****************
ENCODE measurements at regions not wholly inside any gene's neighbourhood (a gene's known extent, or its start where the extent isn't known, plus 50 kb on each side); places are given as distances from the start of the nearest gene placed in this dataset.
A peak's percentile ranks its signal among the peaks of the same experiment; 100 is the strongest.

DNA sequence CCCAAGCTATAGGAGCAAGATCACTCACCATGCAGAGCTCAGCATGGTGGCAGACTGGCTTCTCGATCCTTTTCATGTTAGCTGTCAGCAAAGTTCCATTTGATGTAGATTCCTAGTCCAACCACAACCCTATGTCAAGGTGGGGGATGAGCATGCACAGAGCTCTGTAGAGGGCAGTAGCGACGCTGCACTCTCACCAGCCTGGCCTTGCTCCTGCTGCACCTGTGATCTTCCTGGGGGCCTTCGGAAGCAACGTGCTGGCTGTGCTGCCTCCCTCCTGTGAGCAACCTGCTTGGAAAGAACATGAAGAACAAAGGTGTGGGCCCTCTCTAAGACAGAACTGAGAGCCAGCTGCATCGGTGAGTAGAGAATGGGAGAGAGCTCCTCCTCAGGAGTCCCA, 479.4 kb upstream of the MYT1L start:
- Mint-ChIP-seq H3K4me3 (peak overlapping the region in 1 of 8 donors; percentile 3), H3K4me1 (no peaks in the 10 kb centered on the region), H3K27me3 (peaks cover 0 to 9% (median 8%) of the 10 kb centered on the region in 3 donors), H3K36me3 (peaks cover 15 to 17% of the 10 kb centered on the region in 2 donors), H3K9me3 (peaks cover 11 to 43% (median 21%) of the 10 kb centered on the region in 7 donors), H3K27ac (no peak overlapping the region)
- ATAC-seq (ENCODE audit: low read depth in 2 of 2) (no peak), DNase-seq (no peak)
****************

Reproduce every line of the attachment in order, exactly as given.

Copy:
ENCODE measurements at regions not wholly inside any gene's neighbourhood (a gene's known extent, or its start where the extent isn't known, plus 50 kb on each side); places are given as distances from the start of the nearest gene placed in this dataset.
A peak's percentile ranks its signal among the peaks of the same experiment; 100 is the strongest.

DNA sequence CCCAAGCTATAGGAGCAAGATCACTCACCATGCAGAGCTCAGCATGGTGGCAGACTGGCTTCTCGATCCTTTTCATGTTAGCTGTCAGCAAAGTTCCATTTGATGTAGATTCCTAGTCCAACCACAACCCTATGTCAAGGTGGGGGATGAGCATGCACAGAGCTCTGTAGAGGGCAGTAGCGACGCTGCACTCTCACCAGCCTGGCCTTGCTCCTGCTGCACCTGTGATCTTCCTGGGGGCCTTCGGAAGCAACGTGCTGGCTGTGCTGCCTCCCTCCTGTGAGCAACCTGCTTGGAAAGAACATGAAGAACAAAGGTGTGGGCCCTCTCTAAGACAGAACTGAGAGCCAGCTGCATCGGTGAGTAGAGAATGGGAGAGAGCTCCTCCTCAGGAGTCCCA, 479.4 kb upstream of the MYT1L start:
- Mint-ChIP-seq H3K4me3 (peak overlapping the region in 1 of 8 donors; percentile 3), H3K4me1 (no peaks in the 10 kb centered on the region), H3K27me3 (peaks cover 0 to 9% (median 8%) of the 10 kb centered on the region in 3 donors), H3K36me3 (peaks cover 15 to 17% of the 10 kb centered on the region in 2 donors), H3K9me3 (peaks cover 11 to 43% (median 21%) of the 10 kb centered on the region in 7 donors), H3K27ac (no peak overlapping the region)
- ATAC-seq (ENCODE audit: low read depth in 2 of 2) (no peak), DNase-seq (no peak)